Autoblog may receive a share from purchases made via links on this page. Pricing and availability are subject to change.
The 2023 Nissan Z comes with a twin-turbocharged V6 that makes 400 horsepower and 350 lb-ft of torque. This tester comes with a six-speed manual transmission and a price tag in the mid $50,000 range. It’s a blast to drive, and seems like it was worth the wait. But can you sleep in it?
The obvious answer is no. There is no reason that you would choose to take this vehicle camping or on a long road trip with the purpose of sleeping in it. But what if you are on what you thought would be a short 5-hour drive back home from vacation when suddenly your eyes get heavy and the need to take a nap just hits you? Is it possible to catch some z’s comfortably? Let’s find out.
No one has looked at a two-seat sports car and immediately thought, wow, that’s a lot of cargo space. At least not immediately. That doesn’t mean that it can’t happen. The C7 Corvette is one such car. I drove that car to my wedding, which was 5 hours away, and filled it with golf clubs, a rental tux and luggage for a week’s worth of vacationing. On the way home, my wife and I brought both sets of luggage, a wedding dress and various wedding gifts without feeling too cramped.
The C7, though surprisingly spacious, may be the exception that proves the rule. With only 6.9 cubic feet of cargo space, the 2023 Nissan Z has less than half the space of the Corvette. That said, when I picked this car up from the airport, my wife and I were easily able to both fit our luggage in the back. Two personal items and two carry-ons should be no problem, but a large, hardside checked luggage bag will leave you wondering how you’re going to get home.
As far as space for occupants, the Z is similarly challenged. At 5’7” and 145 pounds on a good day, even I felt large in the driver’s seat. The seat leans back a good amount, though nowhere near flat, and if I put my feet behind the clutch and brake pedal, I could muster up what some might refer to as comfort. The heavy bolstering on the seats, something that I thought might make sitting uncomfortable, actually helped me here. They were just the right size to kind of relaxingly squeeze me in my seat, similar to the feel of a weighted blanket, though if you’re bigger than I am you may feel differently. Could I nap here? I think so. Then again I once fell asleep on the ground under a bench at the Little Rock airport. Doesn’t mean I was comfortable or would like to repeat that performance.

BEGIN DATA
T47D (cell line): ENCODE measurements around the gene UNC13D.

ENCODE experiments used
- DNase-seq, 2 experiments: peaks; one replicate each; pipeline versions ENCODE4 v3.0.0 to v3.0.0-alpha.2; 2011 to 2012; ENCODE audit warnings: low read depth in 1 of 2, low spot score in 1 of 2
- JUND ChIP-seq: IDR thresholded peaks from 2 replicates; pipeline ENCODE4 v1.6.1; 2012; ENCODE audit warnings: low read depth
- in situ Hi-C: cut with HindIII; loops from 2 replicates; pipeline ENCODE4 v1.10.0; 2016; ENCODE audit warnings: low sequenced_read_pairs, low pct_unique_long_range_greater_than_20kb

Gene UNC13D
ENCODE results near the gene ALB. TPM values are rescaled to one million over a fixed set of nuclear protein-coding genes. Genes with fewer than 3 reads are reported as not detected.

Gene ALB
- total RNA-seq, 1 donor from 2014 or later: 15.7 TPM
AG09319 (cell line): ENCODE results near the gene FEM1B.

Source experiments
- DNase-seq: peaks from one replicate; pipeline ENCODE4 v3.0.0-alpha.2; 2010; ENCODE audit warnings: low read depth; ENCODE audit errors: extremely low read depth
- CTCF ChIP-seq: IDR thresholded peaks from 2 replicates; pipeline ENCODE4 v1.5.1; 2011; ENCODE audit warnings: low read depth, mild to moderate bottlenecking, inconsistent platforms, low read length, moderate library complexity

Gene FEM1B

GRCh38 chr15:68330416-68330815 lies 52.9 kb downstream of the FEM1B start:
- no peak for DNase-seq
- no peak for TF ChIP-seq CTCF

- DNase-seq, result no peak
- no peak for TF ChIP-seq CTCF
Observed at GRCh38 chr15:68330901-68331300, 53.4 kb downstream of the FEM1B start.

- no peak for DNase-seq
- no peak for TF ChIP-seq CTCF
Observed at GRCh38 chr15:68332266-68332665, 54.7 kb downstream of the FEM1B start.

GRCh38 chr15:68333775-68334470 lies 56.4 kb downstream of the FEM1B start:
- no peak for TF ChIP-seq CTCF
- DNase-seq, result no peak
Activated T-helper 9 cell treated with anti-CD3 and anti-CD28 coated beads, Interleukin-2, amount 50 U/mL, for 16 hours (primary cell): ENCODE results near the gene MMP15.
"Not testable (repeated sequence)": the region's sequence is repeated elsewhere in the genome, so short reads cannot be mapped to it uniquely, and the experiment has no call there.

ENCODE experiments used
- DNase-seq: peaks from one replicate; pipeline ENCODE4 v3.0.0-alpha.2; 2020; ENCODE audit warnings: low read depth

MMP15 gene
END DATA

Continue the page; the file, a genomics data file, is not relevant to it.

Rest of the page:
As far as interior storage is concerned, the Z once again ranks below average. Sensing a theme here? There are two cupholders in the center of the car, one of which requires the armrest to be moved back in order to access it. There are another two in the doors, one on each, which will hold a 12 oz can and maybe a smaller water bottle. Want to fit a Nalgene or a 30 oz Yeti? Not here my friend. The center console is big enough for one 12 oz can or two phones and some cables, though depending on the model they may or may not fit. Those two phones can both charge though, thanks to two USB ports, one a regular USB and the other a USB-C. The only other storage up front is a tiny glove box. Like I said before, not road trip friendly.
Tiny windows and a dark interior somehow make the Z feel more cramped than it already is. I will say this though: For a two-seat sports car, I love the view out the rear. If all you are doing is looking through the rear window, the Z feels airy.
It’s great looking, sounds good, and is a lot of fun to drive, especially with the manual transmission, but the Nissan Z is a horrible car to sleep in. I don’t think any of this comes as a surprise to anyone. The Nissan Z gets fewer z’s from me than it has in its name. 0.4 out of 5. Need to go on a road trip and all you have is this car? Borrow someone else’s SUV or check out Turo. Your back will thank me later.
The gear I use: